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Theory of Contraints

Posted on June 16, 2010 in Articles


Theory of Contraints (TOC) is a philosophy attributed to the pioneering work of Dr. Eli Goldratt in 1986.  In the 1980s, while Asia was focusing on setting up factories and product quality improvements, the West embraced TOC which linked system improvements to the bottom line.

A key premise in this theory is that the rate of revenue generation is limited by at least 1 constraining process or bottleneck.  Hence, to increase overall throughput or revenue generation, we must treat the bottleneck.

What is a constraint or bottleneck?  It can be the market (eg not big enough), a policy constraint (eg must sell all products at all cost even those with thin or negligible profit margin), or an internal resource constraint (eg lack of competency, insufficient capacity).

How to break the constraint?

The following 5 focusing steps are prescribed:
1.   Identify the constraint (bottleneck)
2.   Exploit the constraint (break the constraint)
3.   Subordinate all other processes to the above
4.   Elevate the constraint (invest in permanent fix)
5.    Repeat cycle from step 1 again.

TOC practitioners recognize that once a constraint has been addressed, another would be generated in its place.  Thus, the 5 focusing steps must be a continuous cycle.  Don’t let inertia become the constraint!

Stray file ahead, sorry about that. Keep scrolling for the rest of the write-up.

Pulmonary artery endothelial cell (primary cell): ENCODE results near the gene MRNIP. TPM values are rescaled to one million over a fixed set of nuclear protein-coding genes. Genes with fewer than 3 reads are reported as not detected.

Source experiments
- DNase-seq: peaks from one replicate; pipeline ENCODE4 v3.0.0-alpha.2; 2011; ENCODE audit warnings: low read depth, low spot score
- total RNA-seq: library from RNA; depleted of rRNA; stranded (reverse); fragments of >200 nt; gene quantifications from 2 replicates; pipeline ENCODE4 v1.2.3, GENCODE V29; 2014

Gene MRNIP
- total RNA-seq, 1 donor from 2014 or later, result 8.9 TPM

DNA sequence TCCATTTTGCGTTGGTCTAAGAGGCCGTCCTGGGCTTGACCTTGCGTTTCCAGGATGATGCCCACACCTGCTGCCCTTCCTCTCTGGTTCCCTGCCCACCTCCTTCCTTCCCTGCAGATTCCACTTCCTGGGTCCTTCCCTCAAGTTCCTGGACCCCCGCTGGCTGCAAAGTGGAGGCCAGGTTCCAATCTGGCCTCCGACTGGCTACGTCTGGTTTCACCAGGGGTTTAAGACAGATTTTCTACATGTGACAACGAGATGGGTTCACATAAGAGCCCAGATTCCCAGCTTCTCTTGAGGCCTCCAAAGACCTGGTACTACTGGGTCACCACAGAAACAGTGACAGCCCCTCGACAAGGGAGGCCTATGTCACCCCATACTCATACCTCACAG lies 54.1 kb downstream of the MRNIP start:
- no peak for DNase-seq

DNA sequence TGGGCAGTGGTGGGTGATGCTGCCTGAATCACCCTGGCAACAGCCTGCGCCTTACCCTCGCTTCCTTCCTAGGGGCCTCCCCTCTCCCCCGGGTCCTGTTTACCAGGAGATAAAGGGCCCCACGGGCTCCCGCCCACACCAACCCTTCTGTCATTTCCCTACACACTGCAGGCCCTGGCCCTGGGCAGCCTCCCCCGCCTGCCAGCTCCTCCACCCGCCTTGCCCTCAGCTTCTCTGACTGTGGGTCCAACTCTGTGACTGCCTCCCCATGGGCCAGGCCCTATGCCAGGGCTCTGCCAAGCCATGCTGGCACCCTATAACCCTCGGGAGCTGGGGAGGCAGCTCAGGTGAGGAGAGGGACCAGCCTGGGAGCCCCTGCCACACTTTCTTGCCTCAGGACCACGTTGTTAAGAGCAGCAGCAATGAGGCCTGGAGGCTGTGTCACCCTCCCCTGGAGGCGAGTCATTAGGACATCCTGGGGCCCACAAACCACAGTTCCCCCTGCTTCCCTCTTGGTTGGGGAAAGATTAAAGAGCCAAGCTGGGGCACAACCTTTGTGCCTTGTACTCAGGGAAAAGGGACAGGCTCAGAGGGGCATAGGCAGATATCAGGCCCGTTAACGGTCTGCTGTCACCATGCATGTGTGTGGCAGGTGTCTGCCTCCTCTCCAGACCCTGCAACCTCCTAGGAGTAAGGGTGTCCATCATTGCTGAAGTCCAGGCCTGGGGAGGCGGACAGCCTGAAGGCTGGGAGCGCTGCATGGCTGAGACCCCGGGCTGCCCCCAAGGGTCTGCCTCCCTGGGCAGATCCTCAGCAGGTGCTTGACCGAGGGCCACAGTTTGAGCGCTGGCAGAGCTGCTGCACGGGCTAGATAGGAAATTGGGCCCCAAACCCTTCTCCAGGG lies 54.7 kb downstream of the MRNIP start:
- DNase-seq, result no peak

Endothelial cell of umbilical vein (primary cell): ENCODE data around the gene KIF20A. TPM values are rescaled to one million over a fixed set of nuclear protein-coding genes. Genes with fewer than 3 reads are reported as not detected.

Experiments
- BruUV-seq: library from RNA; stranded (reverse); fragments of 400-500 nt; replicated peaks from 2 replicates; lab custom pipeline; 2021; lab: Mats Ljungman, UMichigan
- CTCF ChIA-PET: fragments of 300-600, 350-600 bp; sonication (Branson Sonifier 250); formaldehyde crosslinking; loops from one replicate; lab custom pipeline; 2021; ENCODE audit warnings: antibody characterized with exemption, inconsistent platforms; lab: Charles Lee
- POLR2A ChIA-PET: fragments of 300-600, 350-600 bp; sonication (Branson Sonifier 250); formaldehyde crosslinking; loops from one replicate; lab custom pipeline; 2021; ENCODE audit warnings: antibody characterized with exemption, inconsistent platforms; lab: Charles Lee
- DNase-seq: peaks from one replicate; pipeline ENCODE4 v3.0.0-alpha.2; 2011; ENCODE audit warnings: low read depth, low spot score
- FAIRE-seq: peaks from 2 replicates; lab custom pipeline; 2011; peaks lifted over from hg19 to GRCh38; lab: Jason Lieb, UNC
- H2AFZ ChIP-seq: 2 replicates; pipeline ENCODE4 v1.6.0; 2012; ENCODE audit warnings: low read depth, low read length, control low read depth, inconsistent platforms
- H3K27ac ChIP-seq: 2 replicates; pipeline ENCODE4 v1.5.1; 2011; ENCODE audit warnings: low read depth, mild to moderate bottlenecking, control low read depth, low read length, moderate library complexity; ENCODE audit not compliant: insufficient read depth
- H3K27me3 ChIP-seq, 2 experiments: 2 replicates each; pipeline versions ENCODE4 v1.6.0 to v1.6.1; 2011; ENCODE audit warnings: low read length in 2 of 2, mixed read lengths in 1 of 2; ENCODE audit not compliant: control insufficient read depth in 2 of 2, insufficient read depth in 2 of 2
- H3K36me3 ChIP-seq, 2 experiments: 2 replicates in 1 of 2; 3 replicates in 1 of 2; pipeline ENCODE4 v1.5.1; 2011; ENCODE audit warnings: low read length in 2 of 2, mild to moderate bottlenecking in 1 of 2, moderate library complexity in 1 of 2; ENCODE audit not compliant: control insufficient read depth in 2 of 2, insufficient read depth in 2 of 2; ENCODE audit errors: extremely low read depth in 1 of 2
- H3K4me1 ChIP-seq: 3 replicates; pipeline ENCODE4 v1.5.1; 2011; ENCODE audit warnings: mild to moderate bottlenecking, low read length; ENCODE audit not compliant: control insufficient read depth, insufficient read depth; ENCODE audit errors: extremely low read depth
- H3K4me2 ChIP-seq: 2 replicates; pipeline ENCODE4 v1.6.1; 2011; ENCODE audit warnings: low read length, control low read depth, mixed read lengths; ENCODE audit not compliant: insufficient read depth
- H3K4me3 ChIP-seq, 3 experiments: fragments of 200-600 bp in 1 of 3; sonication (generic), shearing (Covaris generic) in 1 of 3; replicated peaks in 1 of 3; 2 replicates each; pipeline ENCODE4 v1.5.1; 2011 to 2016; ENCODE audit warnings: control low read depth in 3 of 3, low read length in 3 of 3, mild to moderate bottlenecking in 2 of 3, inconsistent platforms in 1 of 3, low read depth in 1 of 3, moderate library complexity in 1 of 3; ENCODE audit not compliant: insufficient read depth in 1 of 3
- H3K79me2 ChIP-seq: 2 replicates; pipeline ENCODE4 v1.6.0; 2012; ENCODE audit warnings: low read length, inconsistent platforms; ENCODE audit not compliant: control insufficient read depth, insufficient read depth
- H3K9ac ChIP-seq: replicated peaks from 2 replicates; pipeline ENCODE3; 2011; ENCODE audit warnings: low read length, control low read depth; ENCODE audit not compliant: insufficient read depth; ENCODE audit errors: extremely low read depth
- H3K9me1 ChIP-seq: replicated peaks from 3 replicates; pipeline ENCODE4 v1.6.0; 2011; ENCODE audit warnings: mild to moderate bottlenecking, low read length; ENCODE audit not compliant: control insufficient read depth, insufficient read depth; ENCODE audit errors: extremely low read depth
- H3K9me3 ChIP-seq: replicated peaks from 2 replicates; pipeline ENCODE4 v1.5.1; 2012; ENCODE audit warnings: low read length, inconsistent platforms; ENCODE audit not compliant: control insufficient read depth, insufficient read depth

Another key concept in TOC is that of Throughput Accounting.  Unlike traditional cost accounting, throughput accounting views inventory as a cost and not an asset.  A practical view, since inventory does not equate to revenue, and inventory on the shelf, with time, leads to obsolescence and depreciation.

It is insane for us to expect breakthrough results if we do the same things, in the same way, each day.  Why?  Because nothing has changed!  For any improved performance, there must be changes.  TOC provides the answers to these fundamental questions:
- What to change?
- To what to change?
- How to cause the change?

Yes, do recognize and break the constraints that paralyse us, with the first step being the constraint between our ears – a closed mind, the lack of imagination, and rationality.  Which reminds me that I’ll have to play Queen’s I Want to Break Free as an anthem and reminder!

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